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The Hexagons

Summer 2014

Role: Lead Designer and Engineer

Team: Me

Skills: Structure Design, Sculpture Design

Tools: CNC Router, Machine Shop

After applying for and receiving grants for over $2K from the Council for the Arts at MIT and the MIT Art Scholars, I began work on my independent project, The Hexagons.  I sought guidance from a professor in the Architecture department to critique my development of the form of the sculpture before refining the design to minimize cost and manufacturing/assembly time.  I designed each hexagon to be assembled using only wood glue, with minimal hardware to join each hexagon to its neighbor.  I applied to display the sculpture on campus and was granted permission to install it on Eastman Court from September 2014 to September 2015.

I performed multiple form studies in CAD (Rhinoceros), foamcore, and masonite.  My initial idea was to create a honeycomb of tapered hexagonal extrusions to form either an archway, a bench, or a large play structure.  The idea of creating a huge interactive sculpture for children and adults was the most exciting to me, and I decided to pursue it.  However, I found that when I was stacking my form models, they never seemed to sit perfectly.  I ran some analysis in the CAD model and found that due to the tapering of the extrusions, each of the bottom hexagons did not share the same base plane.  Additionally, the angles between each of the six outer and six inner faces of the hexagons would not be exactly 60 degrees which would make fabrication difficult.  Ultimately, I decided to simplify the design to straight extrusions to complete the project on time.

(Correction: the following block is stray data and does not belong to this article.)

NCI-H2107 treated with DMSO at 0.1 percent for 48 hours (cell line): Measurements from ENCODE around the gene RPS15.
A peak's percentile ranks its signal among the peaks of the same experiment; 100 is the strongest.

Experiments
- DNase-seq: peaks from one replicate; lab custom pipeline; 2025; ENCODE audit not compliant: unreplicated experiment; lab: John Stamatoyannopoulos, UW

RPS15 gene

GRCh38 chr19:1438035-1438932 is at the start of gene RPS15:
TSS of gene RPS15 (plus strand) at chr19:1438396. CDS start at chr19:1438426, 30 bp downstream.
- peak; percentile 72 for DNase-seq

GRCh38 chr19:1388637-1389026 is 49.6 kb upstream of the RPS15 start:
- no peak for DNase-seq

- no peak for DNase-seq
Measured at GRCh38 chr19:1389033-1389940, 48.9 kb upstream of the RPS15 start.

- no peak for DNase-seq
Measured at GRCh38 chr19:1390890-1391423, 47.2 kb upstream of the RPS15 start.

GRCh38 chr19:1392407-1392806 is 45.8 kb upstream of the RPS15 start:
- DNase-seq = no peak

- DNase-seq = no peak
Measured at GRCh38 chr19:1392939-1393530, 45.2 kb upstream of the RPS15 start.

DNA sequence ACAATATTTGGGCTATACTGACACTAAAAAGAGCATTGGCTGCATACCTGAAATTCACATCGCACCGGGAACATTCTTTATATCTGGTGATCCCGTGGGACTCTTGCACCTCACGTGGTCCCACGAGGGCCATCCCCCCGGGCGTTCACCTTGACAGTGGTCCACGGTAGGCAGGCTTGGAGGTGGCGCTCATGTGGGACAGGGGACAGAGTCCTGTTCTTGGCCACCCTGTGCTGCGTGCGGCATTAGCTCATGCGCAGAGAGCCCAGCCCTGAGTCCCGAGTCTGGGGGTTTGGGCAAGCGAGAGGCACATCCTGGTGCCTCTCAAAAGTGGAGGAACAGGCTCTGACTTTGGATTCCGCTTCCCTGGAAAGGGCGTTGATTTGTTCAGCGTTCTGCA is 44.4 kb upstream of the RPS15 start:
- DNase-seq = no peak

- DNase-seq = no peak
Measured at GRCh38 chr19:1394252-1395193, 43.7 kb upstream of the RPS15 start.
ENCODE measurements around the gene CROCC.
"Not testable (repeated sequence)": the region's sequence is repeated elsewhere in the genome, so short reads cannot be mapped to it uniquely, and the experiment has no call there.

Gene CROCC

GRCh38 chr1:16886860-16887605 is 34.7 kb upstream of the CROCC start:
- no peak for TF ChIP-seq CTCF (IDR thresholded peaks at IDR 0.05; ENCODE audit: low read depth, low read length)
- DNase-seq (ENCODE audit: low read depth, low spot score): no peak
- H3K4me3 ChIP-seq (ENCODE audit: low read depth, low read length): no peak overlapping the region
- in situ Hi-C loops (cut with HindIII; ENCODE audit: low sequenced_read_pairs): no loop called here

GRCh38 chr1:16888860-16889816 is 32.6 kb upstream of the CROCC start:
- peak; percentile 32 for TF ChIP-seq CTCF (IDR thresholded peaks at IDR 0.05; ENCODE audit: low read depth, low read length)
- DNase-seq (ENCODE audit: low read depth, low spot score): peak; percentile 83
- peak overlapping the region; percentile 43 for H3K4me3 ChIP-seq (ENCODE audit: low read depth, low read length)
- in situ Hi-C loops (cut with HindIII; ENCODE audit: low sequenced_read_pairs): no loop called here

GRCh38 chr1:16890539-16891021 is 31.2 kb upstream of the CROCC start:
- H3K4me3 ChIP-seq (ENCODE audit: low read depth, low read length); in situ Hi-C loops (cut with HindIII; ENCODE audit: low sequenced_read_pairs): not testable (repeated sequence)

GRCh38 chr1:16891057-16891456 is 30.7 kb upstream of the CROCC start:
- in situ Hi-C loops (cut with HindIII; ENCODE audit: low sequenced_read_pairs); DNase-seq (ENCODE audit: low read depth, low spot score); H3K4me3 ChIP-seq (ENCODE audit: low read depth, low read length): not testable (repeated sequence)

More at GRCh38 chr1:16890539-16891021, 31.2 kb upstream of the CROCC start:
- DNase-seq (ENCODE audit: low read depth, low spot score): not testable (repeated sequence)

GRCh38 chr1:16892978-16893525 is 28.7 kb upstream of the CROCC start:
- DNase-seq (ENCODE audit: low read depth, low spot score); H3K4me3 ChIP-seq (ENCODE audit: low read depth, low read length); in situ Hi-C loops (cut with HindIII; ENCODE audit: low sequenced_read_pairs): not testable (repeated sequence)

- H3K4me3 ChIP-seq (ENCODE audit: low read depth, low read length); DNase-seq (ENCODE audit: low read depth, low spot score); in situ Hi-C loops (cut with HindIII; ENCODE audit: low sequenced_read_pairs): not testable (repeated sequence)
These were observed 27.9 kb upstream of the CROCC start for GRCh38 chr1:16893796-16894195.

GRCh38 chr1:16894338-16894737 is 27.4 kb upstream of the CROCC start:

After designing the final form, I researched materials.  I consulted with five local wood suppliers and determined that a marine-grade plywood would be ideal for this form since it is dried slowly during lamination, resulting in extremely flat sheets.  Additionally, it is weather-resistant for up to five years unsealed, and up to twenty when fully sealed.  I created a 1/2 scale model and performed various tests to determine its strength.

Next, it was time to create the full scale sculpture!  I generated 2D cut sheets in Rhinoceros and used MasterCAM to generate G Code to control the CNC router.  I CNC routed each of the six inner and six outer faces per hexagon, plus a front and back hexagonal face and an inner rib.  Using the CNC router, I was able to add precise dado cuts into each face to insert the inner rib.  Next, I cut a 60 degree angle into each face on the table saw.  With the help of my friends and family, I glued each hexagon together and sealed them with spar urethane.  Each hexagon weighs 90 pounds individually.  The only hardware in the entire sculpture are the tee nuts and bolts used to fasten each hexagon to its neighbors.

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